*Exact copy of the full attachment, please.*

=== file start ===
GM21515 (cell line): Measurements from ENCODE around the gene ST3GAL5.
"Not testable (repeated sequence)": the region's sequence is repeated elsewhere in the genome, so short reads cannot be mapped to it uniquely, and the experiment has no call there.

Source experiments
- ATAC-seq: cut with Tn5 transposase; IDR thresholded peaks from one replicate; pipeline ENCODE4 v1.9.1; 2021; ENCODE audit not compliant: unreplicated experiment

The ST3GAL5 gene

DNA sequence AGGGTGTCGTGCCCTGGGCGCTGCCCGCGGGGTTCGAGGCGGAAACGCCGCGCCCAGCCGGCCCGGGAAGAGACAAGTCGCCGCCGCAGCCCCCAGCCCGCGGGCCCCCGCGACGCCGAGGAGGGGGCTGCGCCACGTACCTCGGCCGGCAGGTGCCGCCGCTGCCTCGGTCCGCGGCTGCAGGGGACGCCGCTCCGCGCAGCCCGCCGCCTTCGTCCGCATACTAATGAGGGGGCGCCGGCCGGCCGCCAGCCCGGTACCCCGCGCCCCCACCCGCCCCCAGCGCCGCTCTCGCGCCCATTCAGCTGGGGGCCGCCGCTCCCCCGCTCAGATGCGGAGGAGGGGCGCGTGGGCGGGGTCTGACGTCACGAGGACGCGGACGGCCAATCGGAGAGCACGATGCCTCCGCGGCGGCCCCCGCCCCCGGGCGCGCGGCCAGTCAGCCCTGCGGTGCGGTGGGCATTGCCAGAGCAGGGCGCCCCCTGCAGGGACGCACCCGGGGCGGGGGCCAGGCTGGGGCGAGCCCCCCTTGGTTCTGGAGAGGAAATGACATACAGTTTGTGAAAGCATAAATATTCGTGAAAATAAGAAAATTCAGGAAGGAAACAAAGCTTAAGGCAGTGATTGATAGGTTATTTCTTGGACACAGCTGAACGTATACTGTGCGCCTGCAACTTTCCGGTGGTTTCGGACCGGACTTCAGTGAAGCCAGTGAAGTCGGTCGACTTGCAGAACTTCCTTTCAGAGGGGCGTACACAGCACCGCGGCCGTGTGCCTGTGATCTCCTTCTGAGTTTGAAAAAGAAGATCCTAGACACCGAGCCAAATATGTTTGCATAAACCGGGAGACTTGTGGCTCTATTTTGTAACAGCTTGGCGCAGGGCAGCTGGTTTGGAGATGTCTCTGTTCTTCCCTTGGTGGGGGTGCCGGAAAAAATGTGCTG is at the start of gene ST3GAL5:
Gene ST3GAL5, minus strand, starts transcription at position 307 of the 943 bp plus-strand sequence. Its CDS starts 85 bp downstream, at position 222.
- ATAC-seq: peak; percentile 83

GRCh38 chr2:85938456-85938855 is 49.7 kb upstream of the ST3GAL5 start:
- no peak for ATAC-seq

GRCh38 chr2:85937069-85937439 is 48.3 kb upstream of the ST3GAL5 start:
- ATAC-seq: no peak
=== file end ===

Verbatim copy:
GM21515 (cell line): Measurements from ENCODE around the gene ST3GAL5.
"Not testable (repeated sequence)": the region's sequence is repeated elsewhere in the genome, so short reads cannot be mapped to it uniquely, and the experiment has no call there.

Source experiments
- ATAC-seq: cut with Tn5 transposase; IDR thresholded peaks from one replicate; pipeline ENCODE4 v1.9.1; 2021; ENCODE audit not compliant: unreplicated experiment

The ST3GAL5 gene

DNA sequence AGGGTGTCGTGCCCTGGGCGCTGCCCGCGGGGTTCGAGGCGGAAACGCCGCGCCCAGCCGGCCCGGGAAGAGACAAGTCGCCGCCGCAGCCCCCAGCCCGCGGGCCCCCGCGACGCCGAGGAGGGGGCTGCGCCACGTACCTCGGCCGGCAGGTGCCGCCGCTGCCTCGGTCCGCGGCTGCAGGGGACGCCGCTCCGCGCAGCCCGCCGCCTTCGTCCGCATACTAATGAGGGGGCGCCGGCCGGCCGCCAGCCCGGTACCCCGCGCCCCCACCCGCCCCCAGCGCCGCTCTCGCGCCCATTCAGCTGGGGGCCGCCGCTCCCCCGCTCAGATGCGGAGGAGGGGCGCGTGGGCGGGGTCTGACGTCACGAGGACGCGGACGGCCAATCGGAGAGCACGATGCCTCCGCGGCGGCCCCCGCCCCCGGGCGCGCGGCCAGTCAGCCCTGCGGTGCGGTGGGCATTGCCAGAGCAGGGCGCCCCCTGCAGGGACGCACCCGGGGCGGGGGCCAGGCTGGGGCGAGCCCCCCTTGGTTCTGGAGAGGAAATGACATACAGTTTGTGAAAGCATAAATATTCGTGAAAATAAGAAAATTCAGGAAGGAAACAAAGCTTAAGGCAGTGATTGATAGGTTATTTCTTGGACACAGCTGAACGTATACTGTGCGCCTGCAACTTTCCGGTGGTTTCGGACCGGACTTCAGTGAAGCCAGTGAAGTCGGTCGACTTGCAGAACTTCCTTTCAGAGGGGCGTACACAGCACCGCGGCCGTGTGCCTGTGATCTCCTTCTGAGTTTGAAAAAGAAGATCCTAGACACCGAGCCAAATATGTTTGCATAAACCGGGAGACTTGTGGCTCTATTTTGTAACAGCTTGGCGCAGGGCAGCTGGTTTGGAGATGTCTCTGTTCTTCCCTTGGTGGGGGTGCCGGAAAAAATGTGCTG is at the start of gene ST3GAL5:
Gene ST3GAL5, minus strand, starts transcription at position 307 of the 943 bp plus-strand sequence. Its CDS starts 85 bp downstream, at position 222.
- ATAC-seq: peak; percentile 83

GRCh38 chr2:85938456-85938855 is 49.7 kb upstream of the ST3GAL5 start:
- no peak for ATAC-seq

GRCh38 chr2:85937069-85937439 is 48.3 kb upstream of the ST3GAL5 start:
- ATAC-seq: no peak